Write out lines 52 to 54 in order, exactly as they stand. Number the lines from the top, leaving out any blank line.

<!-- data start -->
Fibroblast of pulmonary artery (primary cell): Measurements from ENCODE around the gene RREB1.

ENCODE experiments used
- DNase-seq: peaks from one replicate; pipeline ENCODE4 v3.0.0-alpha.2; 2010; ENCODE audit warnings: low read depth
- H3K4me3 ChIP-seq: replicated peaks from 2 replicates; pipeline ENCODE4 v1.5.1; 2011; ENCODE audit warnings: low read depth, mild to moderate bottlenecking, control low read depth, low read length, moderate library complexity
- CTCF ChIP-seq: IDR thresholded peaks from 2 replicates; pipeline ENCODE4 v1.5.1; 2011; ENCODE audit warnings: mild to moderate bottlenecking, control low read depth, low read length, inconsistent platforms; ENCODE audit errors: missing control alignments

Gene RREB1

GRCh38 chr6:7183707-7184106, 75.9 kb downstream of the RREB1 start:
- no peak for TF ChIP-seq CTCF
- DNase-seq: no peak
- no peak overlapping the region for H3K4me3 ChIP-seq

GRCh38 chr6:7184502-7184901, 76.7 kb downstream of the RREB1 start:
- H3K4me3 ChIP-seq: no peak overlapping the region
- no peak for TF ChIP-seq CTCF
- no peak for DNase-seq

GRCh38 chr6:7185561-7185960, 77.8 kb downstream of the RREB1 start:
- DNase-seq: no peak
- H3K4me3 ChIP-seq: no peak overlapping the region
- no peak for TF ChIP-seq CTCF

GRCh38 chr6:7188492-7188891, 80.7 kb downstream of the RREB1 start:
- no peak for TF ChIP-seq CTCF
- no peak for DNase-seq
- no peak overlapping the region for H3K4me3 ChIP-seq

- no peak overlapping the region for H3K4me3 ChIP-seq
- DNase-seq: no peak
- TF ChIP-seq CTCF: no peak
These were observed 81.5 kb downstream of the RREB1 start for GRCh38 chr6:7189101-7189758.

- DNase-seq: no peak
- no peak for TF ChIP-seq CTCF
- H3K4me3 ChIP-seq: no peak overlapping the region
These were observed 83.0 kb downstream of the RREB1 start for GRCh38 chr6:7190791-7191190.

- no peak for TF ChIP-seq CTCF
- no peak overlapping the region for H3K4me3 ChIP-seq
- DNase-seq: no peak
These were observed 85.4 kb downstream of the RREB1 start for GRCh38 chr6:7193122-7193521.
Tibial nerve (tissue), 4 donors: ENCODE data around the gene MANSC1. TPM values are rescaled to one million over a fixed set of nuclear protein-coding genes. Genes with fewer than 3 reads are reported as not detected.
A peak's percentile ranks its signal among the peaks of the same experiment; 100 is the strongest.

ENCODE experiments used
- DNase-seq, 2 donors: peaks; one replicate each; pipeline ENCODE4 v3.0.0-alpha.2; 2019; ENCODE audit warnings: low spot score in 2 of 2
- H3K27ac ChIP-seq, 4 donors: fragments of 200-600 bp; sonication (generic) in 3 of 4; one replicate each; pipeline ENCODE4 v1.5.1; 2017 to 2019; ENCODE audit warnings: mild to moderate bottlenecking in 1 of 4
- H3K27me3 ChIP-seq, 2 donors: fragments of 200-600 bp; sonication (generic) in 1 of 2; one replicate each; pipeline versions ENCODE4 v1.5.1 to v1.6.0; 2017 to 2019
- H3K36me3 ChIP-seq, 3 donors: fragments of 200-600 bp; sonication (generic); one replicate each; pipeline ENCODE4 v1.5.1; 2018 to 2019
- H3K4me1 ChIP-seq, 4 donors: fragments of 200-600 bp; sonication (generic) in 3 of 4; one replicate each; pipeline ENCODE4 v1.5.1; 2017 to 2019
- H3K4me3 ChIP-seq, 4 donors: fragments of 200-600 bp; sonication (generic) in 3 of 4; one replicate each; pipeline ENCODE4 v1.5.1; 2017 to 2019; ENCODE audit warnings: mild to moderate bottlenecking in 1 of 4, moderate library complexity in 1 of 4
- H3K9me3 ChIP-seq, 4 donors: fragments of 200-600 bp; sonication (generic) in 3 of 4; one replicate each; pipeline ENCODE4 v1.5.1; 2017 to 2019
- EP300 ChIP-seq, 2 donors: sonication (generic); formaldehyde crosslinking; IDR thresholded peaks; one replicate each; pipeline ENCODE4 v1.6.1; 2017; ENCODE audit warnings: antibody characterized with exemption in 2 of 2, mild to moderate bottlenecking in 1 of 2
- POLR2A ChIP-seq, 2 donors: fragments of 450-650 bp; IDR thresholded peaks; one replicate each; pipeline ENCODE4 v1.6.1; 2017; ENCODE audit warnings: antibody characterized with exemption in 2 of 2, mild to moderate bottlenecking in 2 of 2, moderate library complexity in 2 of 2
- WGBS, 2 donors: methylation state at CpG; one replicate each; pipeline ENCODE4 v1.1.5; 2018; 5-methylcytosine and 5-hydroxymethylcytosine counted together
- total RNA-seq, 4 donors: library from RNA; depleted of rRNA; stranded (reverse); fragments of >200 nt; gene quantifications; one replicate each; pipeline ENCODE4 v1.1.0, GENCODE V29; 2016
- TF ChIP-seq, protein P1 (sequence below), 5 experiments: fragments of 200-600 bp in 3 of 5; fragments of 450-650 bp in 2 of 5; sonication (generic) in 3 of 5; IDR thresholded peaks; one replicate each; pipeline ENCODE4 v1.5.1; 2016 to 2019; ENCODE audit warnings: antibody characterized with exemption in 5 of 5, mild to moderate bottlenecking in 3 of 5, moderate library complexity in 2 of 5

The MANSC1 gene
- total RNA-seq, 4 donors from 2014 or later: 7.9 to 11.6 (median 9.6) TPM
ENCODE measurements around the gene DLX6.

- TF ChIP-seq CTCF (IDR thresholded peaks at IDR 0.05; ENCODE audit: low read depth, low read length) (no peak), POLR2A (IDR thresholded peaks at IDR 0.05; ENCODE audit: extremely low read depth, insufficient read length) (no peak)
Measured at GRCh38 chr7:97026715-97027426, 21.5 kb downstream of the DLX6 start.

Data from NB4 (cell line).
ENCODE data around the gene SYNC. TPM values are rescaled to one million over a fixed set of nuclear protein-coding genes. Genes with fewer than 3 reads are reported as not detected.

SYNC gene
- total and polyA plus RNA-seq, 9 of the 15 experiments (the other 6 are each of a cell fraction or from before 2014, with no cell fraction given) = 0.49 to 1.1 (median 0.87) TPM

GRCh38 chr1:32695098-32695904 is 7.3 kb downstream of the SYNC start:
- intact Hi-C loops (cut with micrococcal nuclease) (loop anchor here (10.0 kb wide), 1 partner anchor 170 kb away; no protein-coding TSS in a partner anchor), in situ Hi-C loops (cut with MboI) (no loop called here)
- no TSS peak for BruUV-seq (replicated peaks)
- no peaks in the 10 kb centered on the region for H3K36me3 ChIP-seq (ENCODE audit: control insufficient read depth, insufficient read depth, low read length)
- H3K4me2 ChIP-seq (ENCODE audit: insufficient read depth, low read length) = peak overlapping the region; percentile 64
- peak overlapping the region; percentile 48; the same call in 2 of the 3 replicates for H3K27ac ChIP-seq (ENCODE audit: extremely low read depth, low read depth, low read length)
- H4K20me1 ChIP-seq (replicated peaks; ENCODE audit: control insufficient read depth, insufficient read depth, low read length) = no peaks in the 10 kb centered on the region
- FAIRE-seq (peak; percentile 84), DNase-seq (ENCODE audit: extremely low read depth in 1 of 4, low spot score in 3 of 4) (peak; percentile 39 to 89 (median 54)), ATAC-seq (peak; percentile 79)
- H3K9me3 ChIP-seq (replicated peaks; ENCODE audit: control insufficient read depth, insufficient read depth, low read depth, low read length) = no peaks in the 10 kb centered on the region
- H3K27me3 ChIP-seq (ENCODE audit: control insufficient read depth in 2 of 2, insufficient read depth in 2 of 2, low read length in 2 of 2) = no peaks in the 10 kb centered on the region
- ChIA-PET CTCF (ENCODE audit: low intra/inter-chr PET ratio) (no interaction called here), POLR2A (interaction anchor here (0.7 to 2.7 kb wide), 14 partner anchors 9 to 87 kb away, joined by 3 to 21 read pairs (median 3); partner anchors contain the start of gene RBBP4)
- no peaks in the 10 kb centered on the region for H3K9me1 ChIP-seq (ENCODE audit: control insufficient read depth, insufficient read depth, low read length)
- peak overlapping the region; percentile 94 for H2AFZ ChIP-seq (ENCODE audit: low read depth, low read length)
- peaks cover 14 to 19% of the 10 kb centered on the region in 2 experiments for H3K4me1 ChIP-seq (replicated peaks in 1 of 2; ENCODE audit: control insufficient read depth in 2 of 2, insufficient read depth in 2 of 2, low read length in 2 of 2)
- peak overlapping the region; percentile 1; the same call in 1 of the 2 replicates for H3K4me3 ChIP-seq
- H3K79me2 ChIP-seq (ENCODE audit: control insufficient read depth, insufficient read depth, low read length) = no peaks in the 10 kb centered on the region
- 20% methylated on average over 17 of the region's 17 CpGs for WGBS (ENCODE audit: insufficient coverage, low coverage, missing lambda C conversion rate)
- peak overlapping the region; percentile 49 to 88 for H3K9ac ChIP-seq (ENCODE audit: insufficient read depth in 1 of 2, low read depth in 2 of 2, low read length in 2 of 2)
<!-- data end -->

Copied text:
ENCODE measurements around the gene DLX6.

- TF ChIP-seq CTCF (IDR thresholded peaks at IDR 0.05; ENCODE audit: low read depth, low read length) (no peak), POLR2A (IDR thresholded peaks at IDR 0.05; ENCODE audit: extremely low read depth, insufficient read length) (no peak)
Measured at GRCh38 chr7:97026715-97027426, 21.5 kb downstream of the DLX6 start.